Paper Cutters -- Slicing Time, Not Fingers
By Erik Cagle
KISS is the word that best describes the modern day movement in regard to the manufacture of paper cutting systems: Keep It Simple and Safe.
Safety may be to cutting what flour is to baking—an essential ingredient—but automation considerations cannot be ignored when weighing the purchase of a standalone cutter or complete system. In fact, with manufacturers adhering to U.S. and international safety guidelines, ease-of-use may spell the difference between products A, B and C.
“Automating the backgauge movement on a cutter helps improve efficiency, makeready times, consistency and accuracy of the cut,” points out Don Dubuque, marketing manager for Standard Finishing Systems. “Automated, shortened job setup times translate into higher profits, more productivity and the possibility to free up an operator to run another piece of equipment.”
Cutter manufacturers are also mindful of programming, Dubuque notes, as clients seek to program and store multiple and often complex jobs on a cutter. Consequent benefits include improved setup times and efficiency rates.
Automation and programming are part of an industry-wide trend to simplify setup and operation of print finishing equipment, he says. “This has been influenced by heavy turnover in shops, which leads companies to want faster operator training and the ability to cross-train easily.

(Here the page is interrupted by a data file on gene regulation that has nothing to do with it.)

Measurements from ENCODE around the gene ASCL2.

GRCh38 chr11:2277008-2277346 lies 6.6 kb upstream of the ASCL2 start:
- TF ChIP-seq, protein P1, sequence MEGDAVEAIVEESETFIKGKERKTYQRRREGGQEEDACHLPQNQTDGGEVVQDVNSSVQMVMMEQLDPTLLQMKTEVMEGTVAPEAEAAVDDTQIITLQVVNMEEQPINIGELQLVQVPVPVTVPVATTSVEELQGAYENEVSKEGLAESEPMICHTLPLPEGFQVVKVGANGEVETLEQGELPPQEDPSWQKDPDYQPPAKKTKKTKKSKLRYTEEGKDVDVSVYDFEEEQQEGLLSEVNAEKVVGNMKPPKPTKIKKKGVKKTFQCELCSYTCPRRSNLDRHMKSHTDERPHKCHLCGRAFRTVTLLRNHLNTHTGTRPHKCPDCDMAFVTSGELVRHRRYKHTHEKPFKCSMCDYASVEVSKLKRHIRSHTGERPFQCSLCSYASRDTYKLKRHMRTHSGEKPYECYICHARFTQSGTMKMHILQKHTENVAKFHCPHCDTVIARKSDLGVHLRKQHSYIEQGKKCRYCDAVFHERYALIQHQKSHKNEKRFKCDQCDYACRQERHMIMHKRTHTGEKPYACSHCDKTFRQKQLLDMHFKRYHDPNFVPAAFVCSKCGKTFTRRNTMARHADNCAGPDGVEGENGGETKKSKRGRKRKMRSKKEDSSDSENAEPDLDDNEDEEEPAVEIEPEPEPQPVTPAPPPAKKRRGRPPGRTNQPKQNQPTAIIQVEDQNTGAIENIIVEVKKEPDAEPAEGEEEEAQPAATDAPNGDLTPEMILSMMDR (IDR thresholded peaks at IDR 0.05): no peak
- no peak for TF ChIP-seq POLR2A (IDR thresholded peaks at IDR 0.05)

“We see fewer equipment specialists dedicated to one piece of equipment, so owners require employees who are cross-trained on different pieces of equipment,” Dubuque continues. “This is made easier with the advent of simple, yet powerful, programming and automation features. Customers are looking for equipment that is simplified through the use of control panels and touchscreens that are similar from one piece of finishing equipment to the other.”
Along similar lines is the issue of CIP3/4 compatibility, adds Tyrone Adams, manager of postpress sales for MAN Roland. “It enables the cutter to be programmed automatically from prepress or MIS data. That speeds setup, reduces the chance of operator error and plugs the bindery into all of the advantages of Computer-Integrated Manufacturing (CIM).”